READING NON-FICTION

For this reader, non-fiction usually seems to go slower than much fiction, although this past week I’ve been trying to read a best seller many of you loved. I find it very easy to put aside to read my current non-fiction books. After 150 pages of the fiction, I think I’ll put it aside for good.

Today’s post focuses on Non-fiction.

The Snow Leopard by Peter Matthiessen

Yes, I finished this classic. It is not an easy read.

It seemed like I was with Matthiessen and his sherpas on most days, climbing, climbing, climbing over the iced trails, clinging to a narrow ledge, the weather so cold that climbing was preferable to being burrowed in a sleeping bag in a thin tent. All this while subsisting on lentil soup and dry bread or some food that was totally unclear to me. Climbing, one observes scarce wild-life dominated by blue sheep and hopes to sight a Snow Leopard. I never want to be that cold and hungry again.

Sabbath As Resistance: Saying No to the Culture of Now by Walter Brueggemann

Walter Bruegggemann is a Professor Emeritus of Old Testament at Columbia Theological Seminary and the author of dozens of books. But thanks to another Brueggemann fan, I have just discovered him. I am totally enthralled and expect to read another of his books straightaway. He is a famous theologian I had never heard of, but then I’m not always up on such matters. I hope to hear him speak here in the Detroit area in a few weeks.

The book is a fresh look at the restfulness of the Sabbath, keeping the Sabbath, resting, rather than multi-tasking. Reading this book I am convinced I am listening to God’s word as given to us from earliest times, yet completely relevant to my life today.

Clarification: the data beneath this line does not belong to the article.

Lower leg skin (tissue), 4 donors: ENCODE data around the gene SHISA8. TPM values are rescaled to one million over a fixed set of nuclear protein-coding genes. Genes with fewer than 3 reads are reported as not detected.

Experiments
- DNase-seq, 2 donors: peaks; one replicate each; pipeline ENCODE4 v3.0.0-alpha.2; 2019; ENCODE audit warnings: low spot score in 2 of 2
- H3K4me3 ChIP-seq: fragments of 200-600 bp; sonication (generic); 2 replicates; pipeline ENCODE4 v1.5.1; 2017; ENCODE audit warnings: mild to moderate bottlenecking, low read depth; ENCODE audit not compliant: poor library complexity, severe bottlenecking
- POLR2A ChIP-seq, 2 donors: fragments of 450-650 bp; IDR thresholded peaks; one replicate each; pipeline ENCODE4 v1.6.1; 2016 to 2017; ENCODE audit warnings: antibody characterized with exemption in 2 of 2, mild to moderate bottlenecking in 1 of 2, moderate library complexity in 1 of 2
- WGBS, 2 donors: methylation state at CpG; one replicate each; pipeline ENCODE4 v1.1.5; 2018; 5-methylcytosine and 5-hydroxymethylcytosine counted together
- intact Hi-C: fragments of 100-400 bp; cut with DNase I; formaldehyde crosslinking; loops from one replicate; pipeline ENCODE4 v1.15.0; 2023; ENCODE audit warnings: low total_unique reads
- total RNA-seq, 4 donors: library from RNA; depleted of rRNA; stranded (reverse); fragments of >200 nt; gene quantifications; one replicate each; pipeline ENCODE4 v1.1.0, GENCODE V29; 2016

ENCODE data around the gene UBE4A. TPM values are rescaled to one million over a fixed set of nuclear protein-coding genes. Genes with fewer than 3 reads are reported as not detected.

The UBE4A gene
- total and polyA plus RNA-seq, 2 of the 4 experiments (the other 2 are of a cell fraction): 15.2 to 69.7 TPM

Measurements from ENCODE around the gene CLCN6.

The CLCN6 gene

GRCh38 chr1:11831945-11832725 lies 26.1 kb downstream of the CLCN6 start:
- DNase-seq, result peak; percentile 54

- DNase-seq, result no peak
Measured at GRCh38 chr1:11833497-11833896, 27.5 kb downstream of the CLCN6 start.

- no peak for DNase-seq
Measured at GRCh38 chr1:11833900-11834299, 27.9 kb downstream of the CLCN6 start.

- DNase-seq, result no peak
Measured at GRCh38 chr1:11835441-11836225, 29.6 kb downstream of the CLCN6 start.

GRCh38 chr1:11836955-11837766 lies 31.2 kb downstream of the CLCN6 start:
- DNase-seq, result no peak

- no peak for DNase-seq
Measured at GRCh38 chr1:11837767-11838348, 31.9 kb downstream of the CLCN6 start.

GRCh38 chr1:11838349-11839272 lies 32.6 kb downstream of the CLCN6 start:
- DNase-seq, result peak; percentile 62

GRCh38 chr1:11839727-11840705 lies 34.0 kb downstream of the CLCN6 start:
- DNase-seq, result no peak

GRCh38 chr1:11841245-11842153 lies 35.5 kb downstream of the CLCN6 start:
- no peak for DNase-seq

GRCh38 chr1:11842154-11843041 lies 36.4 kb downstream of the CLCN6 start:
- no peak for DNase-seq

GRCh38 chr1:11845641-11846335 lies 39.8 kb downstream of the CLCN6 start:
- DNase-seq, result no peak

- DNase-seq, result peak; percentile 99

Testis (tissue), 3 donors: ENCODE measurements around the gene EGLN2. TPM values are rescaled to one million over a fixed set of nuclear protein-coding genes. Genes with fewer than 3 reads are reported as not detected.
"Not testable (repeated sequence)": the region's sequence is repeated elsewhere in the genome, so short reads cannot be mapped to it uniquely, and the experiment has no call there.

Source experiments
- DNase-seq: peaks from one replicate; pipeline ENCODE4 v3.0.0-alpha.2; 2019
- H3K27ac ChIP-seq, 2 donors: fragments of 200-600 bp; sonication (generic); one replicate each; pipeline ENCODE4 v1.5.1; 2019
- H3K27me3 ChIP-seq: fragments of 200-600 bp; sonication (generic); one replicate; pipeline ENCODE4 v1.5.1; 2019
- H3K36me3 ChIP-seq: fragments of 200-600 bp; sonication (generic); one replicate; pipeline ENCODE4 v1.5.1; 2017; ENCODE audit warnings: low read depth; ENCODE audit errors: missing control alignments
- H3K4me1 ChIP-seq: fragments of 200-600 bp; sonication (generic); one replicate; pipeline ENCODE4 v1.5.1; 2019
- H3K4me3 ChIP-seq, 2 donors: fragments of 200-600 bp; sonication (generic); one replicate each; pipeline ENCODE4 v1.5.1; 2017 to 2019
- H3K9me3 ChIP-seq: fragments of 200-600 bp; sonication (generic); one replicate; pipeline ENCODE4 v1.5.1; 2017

As with Pharaoh of the time of the Israelites in Egypt, I am so busy multi-tasking, focused on production that my anxiety grows even as I wish to escape it. The book also focuses on the commandment to love our neighbors. This is something we are having difficulty doing these days.

Keeping the Sabbath is freedom from the coercive expectations of our lives, freedom from the fear that makes us want to fence our world to keep others out rather than embracing our neighbors as God expects us to do. Our restlessness, our lack of rest, our constant drive to acquire things cuts us off from our neighbors, from compassion and justice. Brueggemann makes the way to love, joy, peace, patience, kindness, generosity, faithfulness, gentleness and self-control seem clear.

Which of his books will I choose next? Many of his books are available from Amazon.

Egg Shop: The Cookbook by Nick Korbee

This book is filled with interesting reading about eggs and a restaurant in Brooklyn, New York. Many of the recipes seem unusual and even strange. Let me search for some examples.

What I need to do is spend more time reading this book, because so far, not much is clear or understandable to this home cook. Mostly, my recent reading has focused on searching for a great, easy to prepare egg recipes. But, back to unusual examples instead of easy to prepare, “I want to eat it right away” egg preparations. It would be easier to do this with a better table of contents or listings of recipes in a section. The mass of info and lack of organization doesn’t support easy browsing.

Notice how I still haven’t given you examples. Are you up for Hollandaise, Microhuevos, Spicy Tea and Tamari Cured Soft-Boiled Egg, Tamagoyaki or Dashi. Yes, these dishes are explained, but the book is thick, hard to hold open, and the explanations complicated, needing ingredients not in my pantry, and I wouldn’t know where to obtain them. One more. Manchego and Jamon Eggs with Fried Guava Jelly. Does that sound better tasting than your usual scrambled eggs? The book is thick, 300 plus pages and unwieldy. Spanish and California dishes are prominent.

But if you are going to Brooklyn, or you’ve just moved to an apartment there, do search for the egg shop. The book? You decide.

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